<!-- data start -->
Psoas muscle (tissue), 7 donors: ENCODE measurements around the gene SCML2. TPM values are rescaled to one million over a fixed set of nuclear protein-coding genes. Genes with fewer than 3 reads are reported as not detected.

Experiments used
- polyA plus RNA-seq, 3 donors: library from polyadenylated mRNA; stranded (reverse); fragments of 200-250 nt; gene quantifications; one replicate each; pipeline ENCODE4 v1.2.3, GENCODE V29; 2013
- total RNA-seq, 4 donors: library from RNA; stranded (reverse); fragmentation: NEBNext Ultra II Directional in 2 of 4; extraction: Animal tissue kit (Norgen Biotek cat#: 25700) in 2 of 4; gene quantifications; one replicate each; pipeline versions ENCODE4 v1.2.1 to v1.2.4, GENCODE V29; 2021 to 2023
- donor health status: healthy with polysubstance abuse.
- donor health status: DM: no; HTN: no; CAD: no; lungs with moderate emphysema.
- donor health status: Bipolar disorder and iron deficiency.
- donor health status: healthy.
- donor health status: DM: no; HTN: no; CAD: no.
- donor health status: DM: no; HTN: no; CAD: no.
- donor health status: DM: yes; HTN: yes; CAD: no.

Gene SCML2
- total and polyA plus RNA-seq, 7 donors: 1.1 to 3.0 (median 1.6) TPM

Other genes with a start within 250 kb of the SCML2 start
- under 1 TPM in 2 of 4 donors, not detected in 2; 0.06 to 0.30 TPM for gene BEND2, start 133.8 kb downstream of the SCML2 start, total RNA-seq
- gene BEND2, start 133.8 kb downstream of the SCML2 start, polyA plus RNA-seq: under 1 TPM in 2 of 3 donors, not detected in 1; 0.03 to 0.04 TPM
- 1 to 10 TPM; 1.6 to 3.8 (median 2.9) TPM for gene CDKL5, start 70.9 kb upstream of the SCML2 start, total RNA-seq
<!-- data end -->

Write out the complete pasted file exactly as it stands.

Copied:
Psoas muscle (tissue), 7 donors: ENCODE measurements around the gene SCML2. TPM values are rescaled to one million over a fixed set of nuclear protein-coding genes. Genes with fewer than 3 reads are reported as not detected.

Experiments used
- polyA plus RNA-seq, 3 donors: library from polyadenylated mRNA; stranded (reverse); fragments of 200-250 nt; gene quantifications; one replicate each; pipeline ENCODE4 v1.2.3, GENCODE V29; 2013
- total RNA-seq, 4 donors: library from RNA; stranded (reverse); fragmentation: NEBNext Ultra II Directional in 2 of 4; extraction: Animal tissue kit (Norgen Biotek cat#: 25700) in 2 of 4; gene quantifications; one replicate each; pipeline versions ENCODE4 v1.2.1 to v1.2.4, GENCODE V29; 2021 to 2023
- donor health status: healthy with polysubstance abuse.
- donor health status: DM: no; HTN: no; CAD: no; lungs with moderate emphysema.
- donor health status: Bipolar disorder and iron deficiency.
- donor health status: healthy.
- donor health status: DM: no; HTN: no; CAD: no.
- donor health status: DM: no; HTN: no; CAD: no.
- donor health status: DM: yes; HTN: yes; CAD: no.

Gene SCML2
- total and polyA plus RNA-seq, 7 donors: 1.1 to 3.0 (median 1.6) TPM

Other genes with a start within 250 kb of the SCML2 start
- under 1 TPM in 2 of 4 donors, not detected in 2; 0.06 to 0.30 TPM for gene BEND2, start 133.8 kb downstream of the SCML2 start, total RNA-seq
- gene BEND2, start 133.8 kb downstream of the SCML2 start, polyA plus RNA-seq: under 1 TPM in 2 of 3 donors, not detected in 1; 0.03 to 0.04 TPM
- 1 to 10 TPM; 1.6 to 3.8 (median 2.9) TPM for gene CDKL5, start 70.9 kb upstream of the SCML2 start, total RNA-seq